03 February 2010

Seahorse search at sunset

I enjoyed a lovely sunset with Collin and friends from NParks as we searched for seahorses at Changi.
This shore was recently affected by construction to remove a jetty and redo the seawalls. So I wasn't sure if there would be anything there, much less seahorses!

So it was a nice surprise to see the seagrasses doing very well, with small and large leaves of Spoon seagrasses (Halophila ovalis) covering nearly the entire shore all the way to the mid-water mark. The most abundant animal there were Common peacock anemones (Order Ceriantharia). In various colours, true to their common name.
There were also a few of these smaller peacock anemones with slender banded tentacles.
Also seen dotting the shores in regular intervals were Thorny sea cucumbers (Colochirus quadrangularis). Most were small or tiny, hardly bigger than a seagrass leaf. This little sea cucumber was lying on top of a small carpet anemone (Stichodactyla sp.) which I totally missed until I processed the photo.
I came across one larger Haddon's carpet anemone (Stichodactyla haddoni).
And also one small Glass anemone (Doflenia sp.). But alas, I didn't see any of the other larger anemones that we used to see on this shore.
There was one Flowery sea pen (Family Veretillidae) with its polyps retracted.
While on the rocky area affected by the construction work, there were lots and lots of Button zoanthids (Zoanthus sp.), the polyps forming greyish blue cushions here and there. There wasn't much else on this shore. And though I tried to peer through the murky water, I couldn't see any sea fans either.
The work site area was rather barren, although the rock face was carpeted with a thick layer of seaweeds and small animals such as oysters and barnacles had already settled there. Some the oysters have already been vandalised. Hopefully by natural predators and not by humans.
On the other rocky area far away from the work site, there were the usual common encrusting marine life. Like this Zebra hard coral (Oulastrea crispata), a really tough bunch of polyps that seem to thrive on our northern shores.
There were also a few clumps of colourful sponges. But I failed to find any slugs or flatworms.
In the seagrass area, there were lots of crabs: (clockwise from left) the well camouflaged elbow crab (Family Parthenopidae), and hidden Leaf porter crab (Family Dorripidae), buried Moon crabs (Family Matutidae) and lots of little swimming crabs (Family Portunidae).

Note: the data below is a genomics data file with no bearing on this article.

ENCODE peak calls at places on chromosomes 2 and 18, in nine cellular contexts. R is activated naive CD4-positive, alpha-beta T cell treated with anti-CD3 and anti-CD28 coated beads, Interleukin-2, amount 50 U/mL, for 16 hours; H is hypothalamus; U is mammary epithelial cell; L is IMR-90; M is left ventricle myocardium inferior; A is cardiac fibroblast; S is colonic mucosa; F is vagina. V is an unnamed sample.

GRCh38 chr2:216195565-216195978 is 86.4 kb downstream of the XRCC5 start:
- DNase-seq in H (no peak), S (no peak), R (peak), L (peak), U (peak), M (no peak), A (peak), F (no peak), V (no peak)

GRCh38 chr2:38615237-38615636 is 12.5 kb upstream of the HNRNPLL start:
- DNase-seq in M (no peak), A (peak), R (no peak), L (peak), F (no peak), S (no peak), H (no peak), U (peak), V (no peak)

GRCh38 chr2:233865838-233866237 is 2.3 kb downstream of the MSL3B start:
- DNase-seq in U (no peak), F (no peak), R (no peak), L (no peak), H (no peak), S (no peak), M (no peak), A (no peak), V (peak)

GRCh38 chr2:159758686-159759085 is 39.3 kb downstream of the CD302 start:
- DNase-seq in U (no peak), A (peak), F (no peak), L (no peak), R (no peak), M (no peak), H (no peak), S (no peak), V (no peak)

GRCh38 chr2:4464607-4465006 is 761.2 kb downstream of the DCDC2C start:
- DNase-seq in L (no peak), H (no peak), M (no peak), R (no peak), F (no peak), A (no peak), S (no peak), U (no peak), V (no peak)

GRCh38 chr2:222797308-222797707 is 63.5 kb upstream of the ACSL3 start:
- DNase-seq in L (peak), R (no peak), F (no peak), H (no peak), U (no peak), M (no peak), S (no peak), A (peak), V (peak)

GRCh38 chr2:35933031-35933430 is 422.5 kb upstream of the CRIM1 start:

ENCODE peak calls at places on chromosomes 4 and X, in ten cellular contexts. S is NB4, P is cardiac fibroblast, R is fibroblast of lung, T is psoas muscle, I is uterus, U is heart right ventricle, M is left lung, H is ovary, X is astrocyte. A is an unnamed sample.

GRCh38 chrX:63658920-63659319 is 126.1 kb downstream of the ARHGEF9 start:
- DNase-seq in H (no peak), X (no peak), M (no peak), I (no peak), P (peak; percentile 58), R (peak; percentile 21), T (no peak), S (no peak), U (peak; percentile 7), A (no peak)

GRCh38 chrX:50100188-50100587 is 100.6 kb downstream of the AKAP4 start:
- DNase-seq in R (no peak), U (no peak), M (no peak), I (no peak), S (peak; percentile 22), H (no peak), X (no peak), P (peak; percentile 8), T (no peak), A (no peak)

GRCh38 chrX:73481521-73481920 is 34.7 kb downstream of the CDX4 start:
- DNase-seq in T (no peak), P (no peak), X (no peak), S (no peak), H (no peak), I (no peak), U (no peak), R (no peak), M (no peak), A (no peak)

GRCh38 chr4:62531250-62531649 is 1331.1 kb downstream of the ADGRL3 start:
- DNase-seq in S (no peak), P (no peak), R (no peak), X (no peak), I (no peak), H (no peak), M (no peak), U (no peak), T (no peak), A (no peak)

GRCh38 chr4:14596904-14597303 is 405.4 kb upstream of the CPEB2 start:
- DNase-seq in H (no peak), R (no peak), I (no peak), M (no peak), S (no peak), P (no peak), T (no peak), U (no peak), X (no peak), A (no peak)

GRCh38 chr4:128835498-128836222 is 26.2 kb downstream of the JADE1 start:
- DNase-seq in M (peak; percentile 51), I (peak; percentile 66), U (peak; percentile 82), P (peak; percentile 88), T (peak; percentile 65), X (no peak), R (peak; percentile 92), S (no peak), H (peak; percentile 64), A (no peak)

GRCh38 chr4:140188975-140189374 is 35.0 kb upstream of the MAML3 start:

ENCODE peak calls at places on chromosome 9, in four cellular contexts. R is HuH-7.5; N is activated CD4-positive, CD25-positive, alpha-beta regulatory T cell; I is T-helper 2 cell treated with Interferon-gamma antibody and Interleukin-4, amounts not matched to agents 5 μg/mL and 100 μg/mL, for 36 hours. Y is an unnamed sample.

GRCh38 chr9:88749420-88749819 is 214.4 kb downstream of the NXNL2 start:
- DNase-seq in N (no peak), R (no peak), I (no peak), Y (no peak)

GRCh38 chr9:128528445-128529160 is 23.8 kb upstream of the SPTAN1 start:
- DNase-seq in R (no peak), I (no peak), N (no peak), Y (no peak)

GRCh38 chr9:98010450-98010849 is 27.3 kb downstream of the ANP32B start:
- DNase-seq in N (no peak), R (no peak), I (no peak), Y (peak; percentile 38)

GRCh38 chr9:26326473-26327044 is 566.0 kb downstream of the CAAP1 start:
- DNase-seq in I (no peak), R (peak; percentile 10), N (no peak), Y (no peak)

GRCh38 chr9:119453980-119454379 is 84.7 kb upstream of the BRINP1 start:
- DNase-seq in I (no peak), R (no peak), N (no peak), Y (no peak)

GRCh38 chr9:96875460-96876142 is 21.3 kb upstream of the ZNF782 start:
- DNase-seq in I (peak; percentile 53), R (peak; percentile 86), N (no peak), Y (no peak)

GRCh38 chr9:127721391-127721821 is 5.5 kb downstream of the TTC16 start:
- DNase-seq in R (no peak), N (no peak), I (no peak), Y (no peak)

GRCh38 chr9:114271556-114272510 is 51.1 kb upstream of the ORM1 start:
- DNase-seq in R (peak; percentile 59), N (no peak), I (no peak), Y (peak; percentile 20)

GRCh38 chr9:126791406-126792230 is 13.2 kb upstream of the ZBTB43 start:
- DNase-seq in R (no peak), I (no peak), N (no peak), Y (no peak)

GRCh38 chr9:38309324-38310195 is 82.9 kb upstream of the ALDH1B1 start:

I saw one of these very pretty Reticulated moon crabs (Matuta planipes) which so far I've only seen on another part of Changi.
There were also many small prawns (Family Penaeidae) that would grow up to be the kind that we eat. Seagrasses are indeed important nurseries for our favourite seafood.
Other youngsters in the seagrass were many young Gong-gong snails (Strombus canarium) which have yet to develop a thick lip on their shells. The upperside of the shell is well encrusted with camouflaging stuff.
There were also lots of tiny fishes, as well as somewhat bigger ones. Like this half hidden eeltail catfish (Family Plotosidae).
And a well camouflaged flathead (Family Platycephalidae) which was quite small.
Of course, the star attractions of a northern shore! I saw several tiny baby sea stars among the seagrasses.
Here's a slightly bigger one, which looks like it might grow up to be a Biscuit sea star (Goniodiscaster scaber).
I also saw some small Plain sea stars (Astropecten sp.).
And one medium-sized Painted sea star (Astropecten sp.).
My weird encounter of the day: a short segment of bristleworm that seemed to still be twisting around in the sand.
A closer look and it turned out to be a large Olive whelk (Nassarius olivaceus) eating a bit of worm. The whelk's shell was encrusted with long strands of seaweeds.
And the team DID find a seahorse (Hippocampus kuda)! Jeremy found it! Hurrah! After Collin tagged it, it was released. So I didn't get a photo of it.

If you see a seahorse at our northern shore, please gently take a photo of both sides of the animal (make sure it is in the water). If you have a flickr account, please share it on this flickr group Seahorse sightings in Singapore (and have a look at the many seahorses seen!).

With more sightings we can have a better understanding of where our seahorses are found and how to better protect them.

This particular stretch of Changi is regularly 'beat' up by various activities.
Bumboats plying the Changi-Ubin route zoom past the area. It is regularly fished by prawn harvesters, cast-netters and line fishermen. Since late 2009, there has been a barge with excavators working this stretch of shore. There was no MPA notice about this work, so I'm not sure what they were supposed to do. From observations, it seems they took down an old jetty and redid the seawalls there. It was only in the last few weeks that the works had ended.Dredging of Changi Creek seems to happen every one to two years. This also affects the shores nearby.
Despite these pressures, our Changi shores are still very much alive. With special animals such as sea horses. On some visits, the shore is very soft and silty. On yesterday's trip, the shore was quite firm with only small areas of soft silt. This results in different kinds of plants and animals found on this shore at different times. Another reason to keep an eye on this shore.

1 comment:

  1. Thanks for the name of that matuta spp crab. I have been looking for this id.

    i got a whole list of marine creatures to id & i need your help.

    ReplyDelete

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